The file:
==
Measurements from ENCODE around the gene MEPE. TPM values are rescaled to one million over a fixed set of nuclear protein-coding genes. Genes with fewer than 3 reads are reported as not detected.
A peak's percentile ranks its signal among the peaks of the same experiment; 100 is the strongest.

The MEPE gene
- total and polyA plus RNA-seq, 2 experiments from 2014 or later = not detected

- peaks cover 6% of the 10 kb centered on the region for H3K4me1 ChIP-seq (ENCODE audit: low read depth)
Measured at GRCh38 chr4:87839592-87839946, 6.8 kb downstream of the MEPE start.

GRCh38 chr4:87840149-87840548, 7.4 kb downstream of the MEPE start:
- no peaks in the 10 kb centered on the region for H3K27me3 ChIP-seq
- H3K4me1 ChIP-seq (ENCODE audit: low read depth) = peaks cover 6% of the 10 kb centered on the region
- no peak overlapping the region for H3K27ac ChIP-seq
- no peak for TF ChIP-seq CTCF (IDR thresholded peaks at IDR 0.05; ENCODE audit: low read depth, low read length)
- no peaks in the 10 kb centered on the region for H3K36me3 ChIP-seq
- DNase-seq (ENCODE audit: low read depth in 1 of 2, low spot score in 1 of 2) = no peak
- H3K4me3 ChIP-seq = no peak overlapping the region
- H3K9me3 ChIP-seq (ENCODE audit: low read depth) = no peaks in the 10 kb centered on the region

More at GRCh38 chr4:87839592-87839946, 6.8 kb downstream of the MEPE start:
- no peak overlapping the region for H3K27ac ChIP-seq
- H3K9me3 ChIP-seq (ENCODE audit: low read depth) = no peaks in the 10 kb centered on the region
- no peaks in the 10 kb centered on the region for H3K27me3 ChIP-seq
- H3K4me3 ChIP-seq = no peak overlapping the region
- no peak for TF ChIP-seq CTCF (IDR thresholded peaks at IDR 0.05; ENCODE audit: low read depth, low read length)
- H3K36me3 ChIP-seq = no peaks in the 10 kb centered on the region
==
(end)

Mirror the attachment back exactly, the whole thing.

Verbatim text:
Measurements from ENCODE around the gene MEPE. TPM values are rescaled to one million over a fixed set of nuclear protein-coding genes. Genes with fewer than 3 reads are reported as not detected.
A peak's percentile ranks its signal among the peaks of the same experiment; 100 is the strongest.

The MEPE gene
- total and polyA plus RNA-seq, 2 experiments from 2014 or later = not detected

- peaks cover 6% of the 10 kb centered on the region for H3K4me1 ChIP-seq (ENCODE audit: low read depth)
Measured at GRCh38 chr4:87839592-87839946, 6.8 kb downstream of the MEPE start.

GRCh38 chr4:87840149-87840548, 7.4 kb downstream of the MEPE start:
- no peaks in the 10 kb centered on the region for H3K27me3 ChIP-seq
- H3K4me1 ChIP-seq (ENCODE audit: low read depth) = peaks cover 6% of the 10 kb centered on the region
- no peak overlapping the region for H3K27ac ChIP-seq
- no peak for TF ChIP-seq CTCF (IDR thresholded peaks at IDR 0.05; ENCODE audit: low read depth, low read length)
- no peaks in the 10 kb centered on the region for H3K36me3 ChIP-seq
- DNase-seq (ENCODE audit: low read depth in 1 of 2, low spot score in 1 of 2) = no peak
- H3K4me3 ChIP-seq = no peak overlapping the region
- H3K9me3 ChIP-seq (ENCODE audit: low read depth) = no peaks in the 10 kb centered on the region

More at GRCh38 chr4:87839592-87839946, 6.8 kb downstream of the MEPE start:
- no peak overlapping the region for H3K27ac ChIP-seq
- H3K9me3 ChIP-seq (ENCODE audit: low read depth) = no peaks in the 10 kb centered on the region
- no peaks in the 10 kb centered on the region for H3K27me3 ChIP-seq
- H3K4me3 ChIP-seq = no peak overlapping the region
- no peak for TF ChIP-seq CTCF (IDR thresholded peaks at IDR 0.05; ENCODE audit: low read depth, low read length)
- H3K36me3 ChIP-seq = no peaks in the 10 kb centered on the region